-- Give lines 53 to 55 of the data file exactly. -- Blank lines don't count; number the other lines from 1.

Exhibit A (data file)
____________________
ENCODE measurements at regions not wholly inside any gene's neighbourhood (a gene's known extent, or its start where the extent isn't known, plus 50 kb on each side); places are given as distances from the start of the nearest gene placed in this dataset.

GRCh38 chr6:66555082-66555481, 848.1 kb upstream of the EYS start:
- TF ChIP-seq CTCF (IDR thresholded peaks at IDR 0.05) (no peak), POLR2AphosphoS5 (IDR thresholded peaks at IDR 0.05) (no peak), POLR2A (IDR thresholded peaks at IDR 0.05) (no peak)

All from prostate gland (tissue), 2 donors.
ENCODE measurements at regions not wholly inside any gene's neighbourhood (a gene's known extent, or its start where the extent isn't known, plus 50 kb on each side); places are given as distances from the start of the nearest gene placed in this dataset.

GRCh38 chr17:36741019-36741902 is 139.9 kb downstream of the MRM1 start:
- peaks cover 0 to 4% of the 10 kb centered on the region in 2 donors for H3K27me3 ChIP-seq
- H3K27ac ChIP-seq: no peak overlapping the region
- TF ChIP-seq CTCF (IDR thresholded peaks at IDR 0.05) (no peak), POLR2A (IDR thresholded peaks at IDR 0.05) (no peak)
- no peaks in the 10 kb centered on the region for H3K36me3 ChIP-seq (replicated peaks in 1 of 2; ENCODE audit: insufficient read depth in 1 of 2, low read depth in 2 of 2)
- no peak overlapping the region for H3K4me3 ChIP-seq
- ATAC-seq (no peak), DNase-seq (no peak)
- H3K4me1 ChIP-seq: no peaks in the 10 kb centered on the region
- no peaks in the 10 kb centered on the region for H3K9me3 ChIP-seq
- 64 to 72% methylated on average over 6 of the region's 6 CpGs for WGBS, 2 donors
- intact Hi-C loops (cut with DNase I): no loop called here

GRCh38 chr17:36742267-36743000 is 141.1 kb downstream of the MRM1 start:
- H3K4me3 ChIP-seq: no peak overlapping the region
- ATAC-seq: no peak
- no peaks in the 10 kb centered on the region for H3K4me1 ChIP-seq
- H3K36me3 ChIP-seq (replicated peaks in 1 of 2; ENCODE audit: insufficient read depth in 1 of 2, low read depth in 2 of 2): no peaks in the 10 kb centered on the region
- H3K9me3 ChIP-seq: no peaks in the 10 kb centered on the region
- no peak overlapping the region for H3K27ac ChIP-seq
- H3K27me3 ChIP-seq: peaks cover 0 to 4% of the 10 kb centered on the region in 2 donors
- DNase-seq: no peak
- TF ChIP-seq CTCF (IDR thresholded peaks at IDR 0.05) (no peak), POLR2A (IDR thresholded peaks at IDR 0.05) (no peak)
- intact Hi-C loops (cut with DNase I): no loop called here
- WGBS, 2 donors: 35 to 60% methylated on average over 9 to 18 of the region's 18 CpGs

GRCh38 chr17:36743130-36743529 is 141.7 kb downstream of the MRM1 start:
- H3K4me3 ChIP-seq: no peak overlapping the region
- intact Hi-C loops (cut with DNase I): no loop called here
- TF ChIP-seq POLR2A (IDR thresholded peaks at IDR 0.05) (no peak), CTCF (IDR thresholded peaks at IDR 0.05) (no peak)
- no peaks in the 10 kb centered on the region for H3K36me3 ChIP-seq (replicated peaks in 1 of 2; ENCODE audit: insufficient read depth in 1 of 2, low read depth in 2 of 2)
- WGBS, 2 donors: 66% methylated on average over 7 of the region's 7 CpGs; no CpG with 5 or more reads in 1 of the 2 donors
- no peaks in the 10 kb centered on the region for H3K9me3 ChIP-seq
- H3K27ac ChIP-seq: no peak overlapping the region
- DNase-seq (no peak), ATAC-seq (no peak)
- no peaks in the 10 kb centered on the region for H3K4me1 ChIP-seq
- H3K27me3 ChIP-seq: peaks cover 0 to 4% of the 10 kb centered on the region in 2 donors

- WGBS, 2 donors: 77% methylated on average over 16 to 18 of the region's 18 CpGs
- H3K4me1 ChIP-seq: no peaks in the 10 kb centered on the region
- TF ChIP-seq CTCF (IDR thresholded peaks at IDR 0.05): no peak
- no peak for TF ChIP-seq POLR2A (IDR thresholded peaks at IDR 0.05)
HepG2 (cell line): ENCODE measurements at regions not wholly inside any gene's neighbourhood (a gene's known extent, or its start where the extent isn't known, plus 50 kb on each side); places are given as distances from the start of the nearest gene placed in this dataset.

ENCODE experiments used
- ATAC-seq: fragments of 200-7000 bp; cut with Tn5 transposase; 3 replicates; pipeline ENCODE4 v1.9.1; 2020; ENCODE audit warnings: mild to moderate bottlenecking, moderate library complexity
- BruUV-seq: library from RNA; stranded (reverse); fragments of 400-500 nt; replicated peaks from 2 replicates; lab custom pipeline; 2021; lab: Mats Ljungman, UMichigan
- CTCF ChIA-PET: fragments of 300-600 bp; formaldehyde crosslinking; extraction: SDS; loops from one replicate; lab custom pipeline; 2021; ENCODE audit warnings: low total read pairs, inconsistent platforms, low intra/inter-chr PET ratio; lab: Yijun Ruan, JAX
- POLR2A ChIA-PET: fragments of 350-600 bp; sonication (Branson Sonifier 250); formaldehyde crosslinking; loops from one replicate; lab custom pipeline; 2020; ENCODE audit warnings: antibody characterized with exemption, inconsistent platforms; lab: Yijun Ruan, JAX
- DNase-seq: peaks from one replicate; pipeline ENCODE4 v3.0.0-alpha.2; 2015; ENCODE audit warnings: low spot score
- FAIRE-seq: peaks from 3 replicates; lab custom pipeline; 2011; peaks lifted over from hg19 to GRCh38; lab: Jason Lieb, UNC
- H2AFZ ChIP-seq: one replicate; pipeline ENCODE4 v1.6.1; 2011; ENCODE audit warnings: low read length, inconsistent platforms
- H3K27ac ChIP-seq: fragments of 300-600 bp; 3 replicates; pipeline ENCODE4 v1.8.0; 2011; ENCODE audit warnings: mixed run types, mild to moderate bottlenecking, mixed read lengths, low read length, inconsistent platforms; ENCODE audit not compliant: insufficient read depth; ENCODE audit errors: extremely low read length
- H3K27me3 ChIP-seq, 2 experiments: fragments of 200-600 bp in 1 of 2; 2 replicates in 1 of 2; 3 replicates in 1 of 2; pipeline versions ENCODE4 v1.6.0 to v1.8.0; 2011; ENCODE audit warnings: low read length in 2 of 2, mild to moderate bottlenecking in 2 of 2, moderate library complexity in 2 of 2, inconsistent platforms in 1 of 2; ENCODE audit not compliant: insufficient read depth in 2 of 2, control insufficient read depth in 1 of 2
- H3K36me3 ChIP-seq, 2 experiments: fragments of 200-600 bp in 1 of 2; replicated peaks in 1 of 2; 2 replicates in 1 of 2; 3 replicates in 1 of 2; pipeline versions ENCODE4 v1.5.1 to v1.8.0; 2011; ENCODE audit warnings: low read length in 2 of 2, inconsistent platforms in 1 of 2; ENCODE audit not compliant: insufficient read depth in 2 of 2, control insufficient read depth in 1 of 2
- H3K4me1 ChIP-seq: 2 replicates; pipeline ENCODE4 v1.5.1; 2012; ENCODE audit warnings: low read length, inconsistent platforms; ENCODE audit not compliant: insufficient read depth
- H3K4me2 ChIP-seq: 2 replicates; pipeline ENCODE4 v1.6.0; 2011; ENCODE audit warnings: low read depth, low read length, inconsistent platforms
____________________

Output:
- H3K27ac ChIP-seq: fragments of 300-600 bp; 3 replicates; pipeline ENCODE4 v1.8.0; 2011; ENCODE audit warnings: mixed run types, mild to moderate bottlenecking, mixed read lengths, low read length, inconsistent platforms; ENCODE audit not compliant: insufficient read depth; ENCODE audit errors: extremely low read length
- H3K27me3 ChIP-seq, 2 experiments: fragments of 200-600 bp in 1 of 2; 2 replicates in 1 of 2; 3 replicates in 1 of 2; pipeline versions ENCODE4 v1.6.0 to v1.8.0; 2011; ENCODE audit warnings: low read length in 2 of 2, mild to moderate bottlenecking in 2 of 2, moderate library complexity in 2 of 2, inconsistent platforms in 1 of 2; ENCODE audit not compliant: insufficient read depth in 2 of 2, control insufficient read depth in 1 of 2
- H3K36me3 ChIP-seq, 2 experiments: fragments of 200-600 bp in 1 of 2; replicated peaks in 1 of 2; 2 replicates in 1 of 2; 3 replicates in 1 of 2; pipeline versions ENCODE4 v1.5.1 to v1.8.0; 2011; ENCODE audit warnings: low read length in 2 of 2, inconsistent platforms in 1 of 2; ENCODE audit not compliant: insufficient read depth in 2 of 2, control insufficient read depth in 1 of 2